In San Francisco this week at Pier 48, overlooking the Giants' AT&T Ballpark, Google Cloud Platform (GCP) executives are holding a user conference to introduce products and services they hope will help make the case for choosing Google in the cloud.
Sam Cherrington, an analyst and cloud consultant, summed up Google executives' pitch best this week on Twitter: "GCP exec team's operating thesis: 'Cloud's not done. The industry's just beginning the journey."
Google is seen by many as being behind Amazon Web Services, Microsoft Azure, and even IBM in the IaaS cloud market. In a new research note, Deutsche Bank investment analysts predicted that GCP is on a $400 million revenue run rate, which is roughly 20 times less than AWS's.
But as cloud watcher Cherrington notes: "Google came from behind to win in search, mail, maps, browser, mobile based on strength of tech/product. Still room to innovate."
+MORE AT NETWORK WORLD: Is Google pushing the cloud envelope too far? +
Below are some of the most significant announcements Google made at its NEXT event, in no particular order.
If there is one big takeaway from GCP NEXT, it is Google's major focus on machine learning. Google introduced a product family this week with multiple machine learning tools, a cloud-based platform for building predictive analytics models based on data customers have stored in Google's cloud. "For example, a financial services app that predicts values using regression models, or a classification service for images," Google explained on its blog announcing the service. "Cloud Machine Learning will take care of everything from data ingestion through to prediction. The result: now any application can take advantage of the same deep learning techniques that power many of Google's services."
Coming off of its software beating the best Go player in the world, Google's on a machine learning high.
At NEXT, Google jumped into the cloud management market with the introduction of StackDriver. Google calls it a "unified, monitoring, logging, and diagnostics service that makes ops easier." Here's the big surprise though: Customers can use StackDriver to manage Google and AWS clouds.
Cloud management dashboards are nothing new -- there are a plethora of them. Google is acknowledging that it's a multicloud world though, and is hoping that customers choose Google's tools to manage their entire cloud usage.
One way that Google is attempting to boost GCP's appeal to enterprise customers is via the introduction of Cloud Identity and Access Management roles. IAM could be considered almost table-stakes for a serious IaaS platform; it manages which users can log in and do what inside of a cloud. These new role features announced provide more fine-grained access controls for GCP environments.
This is another feature that seems to be aimed squarely at enterprise customers. For security purposes and other operational tasks, providing an audit log of everything happening in your cloud is key. Audit Logs are slated to be available by the end of May.
Customer Supplied Encryption Keys
Google announced the beta of encryption keys that customers can manage themselves and that are scheduled to become generally available shortly. Google already does native encryption of data at rest and in transit. This new feature allows customers, rather than Google, to hold the keys.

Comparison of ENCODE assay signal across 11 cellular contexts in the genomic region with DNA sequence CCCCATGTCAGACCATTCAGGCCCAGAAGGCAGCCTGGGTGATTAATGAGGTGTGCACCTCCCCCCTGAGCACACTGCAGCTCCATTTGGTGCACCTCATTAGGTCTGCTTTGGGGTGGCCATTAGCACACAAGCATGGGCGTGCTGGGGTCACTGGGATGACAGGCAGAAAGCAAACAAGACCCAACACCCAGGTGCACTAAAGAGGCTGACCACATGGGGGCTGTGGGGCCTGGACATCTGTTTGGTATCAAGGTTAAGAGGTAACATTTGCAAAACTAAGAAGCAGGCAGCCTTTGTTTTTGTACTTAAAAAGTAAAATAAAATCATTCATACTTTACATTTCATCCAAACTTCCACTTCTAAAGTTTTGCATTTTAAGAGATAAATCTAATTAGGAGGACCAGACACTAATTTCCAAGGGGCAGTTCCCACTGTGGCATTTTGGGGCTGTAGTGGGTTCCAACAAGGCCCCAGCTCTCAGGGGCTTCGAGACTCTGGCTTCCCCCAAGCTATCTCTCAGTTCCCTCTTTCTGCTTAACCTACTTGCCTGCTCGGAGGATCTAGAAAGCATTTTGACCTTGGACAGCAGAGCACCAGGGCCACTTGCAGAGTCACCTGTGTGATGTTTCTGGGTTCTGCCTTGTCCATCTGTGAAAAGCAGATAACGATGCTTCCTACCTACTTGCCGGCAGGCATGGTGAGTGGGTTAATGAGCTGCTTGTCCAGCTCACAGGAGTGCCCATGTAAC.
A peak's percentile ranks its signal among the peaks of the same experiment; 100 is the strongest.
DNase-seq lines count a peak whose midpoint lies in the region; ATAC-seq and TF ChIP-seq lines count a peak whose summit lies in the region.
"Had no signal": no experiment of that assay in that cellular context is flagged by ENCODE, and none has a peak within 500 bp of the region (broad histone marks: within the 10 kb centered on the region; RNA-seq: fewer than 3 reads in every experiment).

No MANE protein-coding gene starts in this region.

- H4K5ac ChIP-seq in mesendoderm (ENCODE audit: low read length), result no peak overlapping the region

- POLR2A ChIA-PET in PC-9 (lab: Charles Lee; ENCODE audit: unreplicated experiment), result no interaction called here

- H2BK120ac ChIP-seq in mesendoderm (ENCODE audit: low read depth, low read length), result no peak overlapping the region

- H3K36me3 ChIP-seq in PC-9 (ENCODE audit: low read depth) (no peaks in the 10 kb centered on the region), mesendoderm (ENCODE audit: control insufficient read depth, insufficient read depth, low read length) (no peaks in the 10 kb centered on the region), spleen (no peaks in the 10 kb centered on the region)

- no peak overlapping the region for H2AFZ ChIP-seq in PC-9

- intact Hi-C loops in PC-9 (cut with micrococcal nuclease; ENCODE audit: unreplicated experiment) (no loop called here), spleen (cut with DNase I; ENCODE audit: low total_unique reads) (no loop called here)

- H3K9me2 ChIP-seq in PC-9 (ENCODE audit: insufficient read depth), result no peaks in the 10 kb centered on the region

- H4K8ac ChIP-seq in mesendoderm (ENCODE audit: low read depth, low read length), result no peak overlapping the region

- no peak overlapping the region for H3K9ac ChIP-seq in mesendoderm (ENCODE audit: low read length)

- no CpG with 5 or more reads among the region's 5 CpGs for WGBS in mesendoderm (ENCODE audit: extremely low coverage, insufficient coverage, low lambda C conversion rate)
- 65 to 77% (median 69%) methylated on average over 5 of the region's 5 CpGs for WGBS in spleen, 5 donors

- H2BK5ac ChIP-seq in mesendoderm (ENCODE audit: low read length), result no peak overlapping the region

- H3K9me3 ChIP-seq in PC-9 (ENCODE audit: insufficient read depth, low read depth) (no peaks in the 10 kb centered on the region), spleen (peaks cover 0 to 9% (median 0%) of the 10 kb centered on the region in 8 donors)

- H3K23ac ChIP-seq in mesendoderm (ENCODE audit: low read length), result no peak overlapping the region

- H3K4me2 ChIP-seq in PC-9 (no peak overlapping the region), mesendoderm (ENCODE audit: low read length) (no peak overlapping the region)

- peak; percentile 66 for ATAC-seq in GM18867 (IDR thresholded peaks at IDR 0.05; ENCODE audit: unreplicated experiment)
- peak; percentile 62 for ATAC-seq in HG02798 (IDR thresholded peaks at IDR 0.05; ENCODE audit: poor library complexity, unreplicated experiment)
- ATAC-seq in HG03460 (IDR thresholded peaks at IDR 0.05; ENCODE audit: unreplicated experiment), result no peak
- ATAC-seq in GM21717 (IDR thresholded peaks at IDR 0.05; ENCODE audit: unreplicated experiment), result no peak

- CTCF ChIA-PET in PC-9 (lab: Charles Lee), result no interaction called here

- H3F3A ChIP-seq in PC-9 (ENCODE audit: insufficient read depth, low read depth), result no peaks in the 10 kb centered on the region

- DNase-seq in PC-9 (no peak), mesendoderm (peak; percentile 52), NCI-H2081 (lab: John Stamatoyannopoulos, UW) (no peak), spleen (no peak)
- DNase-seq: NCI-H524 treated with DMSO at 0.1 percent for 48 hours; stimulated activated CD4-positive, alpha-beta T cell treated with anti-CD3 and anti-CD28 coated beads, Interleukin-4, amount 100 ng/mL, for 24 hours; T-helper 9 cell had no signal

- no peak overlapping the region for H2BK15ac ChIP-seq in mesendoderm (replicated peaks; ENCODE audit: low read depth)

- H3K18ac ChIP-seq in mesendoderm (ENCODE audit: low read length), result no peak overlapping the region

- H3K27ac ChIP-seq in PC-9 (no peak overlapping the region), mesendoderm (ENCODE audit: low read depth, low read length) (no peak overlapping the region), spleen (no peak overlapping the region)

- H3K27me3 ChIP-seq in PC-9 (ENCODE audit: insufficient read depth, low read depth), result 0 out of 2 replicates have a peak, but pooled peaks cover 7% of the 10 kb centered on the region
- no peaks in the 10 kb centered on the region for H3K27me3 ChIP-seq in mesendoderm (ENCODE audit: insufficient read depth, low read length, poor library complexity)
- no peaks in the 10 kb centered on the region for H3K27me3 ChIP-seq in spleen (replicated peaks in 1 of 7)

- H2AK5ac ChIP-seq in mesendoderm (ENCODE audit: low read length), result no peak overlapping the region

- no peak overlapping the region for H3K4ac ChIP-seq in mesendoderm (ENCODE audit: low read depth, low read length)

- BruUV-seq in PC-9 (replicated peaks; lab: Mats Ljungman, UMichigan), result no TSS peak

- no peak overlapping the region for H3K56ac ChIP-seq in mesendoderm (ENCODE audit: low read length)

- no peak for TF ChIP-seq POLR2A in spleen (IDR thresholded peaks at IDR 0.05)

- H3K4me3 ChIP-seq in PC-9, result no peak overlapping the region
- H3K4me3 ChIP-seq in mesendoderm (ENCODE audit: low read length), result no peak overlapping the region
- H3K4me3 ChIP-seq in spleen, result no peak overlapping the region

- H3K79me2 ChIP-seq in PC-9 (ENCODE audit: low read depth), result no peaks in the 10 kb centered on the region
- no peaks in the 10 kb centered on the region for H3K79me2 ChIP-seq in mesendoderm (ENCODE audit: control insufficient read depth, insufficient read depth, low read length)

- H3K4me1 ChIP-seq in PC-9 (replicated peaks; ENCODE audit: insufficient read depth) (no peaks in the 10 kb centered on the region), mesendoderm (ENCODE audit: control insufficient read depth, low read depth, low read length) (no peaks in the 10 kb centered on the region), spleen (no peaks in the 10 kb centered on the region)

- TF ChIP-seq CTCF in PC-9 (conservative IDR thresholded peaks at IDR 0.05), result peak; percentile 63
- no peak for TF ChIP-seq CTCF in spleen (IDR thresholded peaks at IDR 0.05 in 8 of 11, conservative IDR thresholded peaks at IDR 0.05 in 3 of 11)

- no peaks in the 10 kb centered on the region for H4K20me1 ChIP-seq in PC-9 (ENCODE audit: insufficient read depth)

Google Speech API
Along the same theme as the Machine Learning news, Google announced an API for speech recognition at NEXT. It allows developers to integrate the company's speech-to-text feature in apps they're building. The feature works in 80 languages. Google also showed off its Translate and Google Vision APIs.
Google executives say the company is committed to open source. It has open sourced many projects, from Hadoop MapReduce to Spanner, software-defined networking components, container management platform Kubernetes, and machine learning tools Dataflow and TensorFlow. Google also recently joined the Open Compute Project, and committed a new rack design. At NEXT, it open sourced another software tool: Helm, which is code that is helpful in managing containers by deconstructing them.
Big Query advancements
GCP's cloud-based analytics data warehouse, BigQuery, is one of the core analytics tools in Google's cloud. At NEXT, Google announced a price drop of 50% for data stored in BigQuery for more than 90 days; auto table partitions (making data management easier); and a capacitor storage engine, which Google says could speed up some queries by 10x.
Trotting out customers at a user conference is not surprising, but some of the names that Google featured this week are: Disney's consumer product and interactive media, Dominos, Spotify, Macy's, Heineken and Best Buy. And that's not even to mention Apple (which Google did not mention at NEXT).
Take a data center tour
Google has one of the most impressive networks of data centers around the world. Prior to NEXT the company announced it would be expanding its regional footprint from four to six, with plans to add 10 more regions in the coming years. Google doesn't give in-person tours of its data centers, but as of this week, you can take a virtual tour. (Google recommends you use a virtual reality system, like its Cardboard to view it).
This story, "10 big announcements from Google’s Cloud Conference" was originally published by Network World.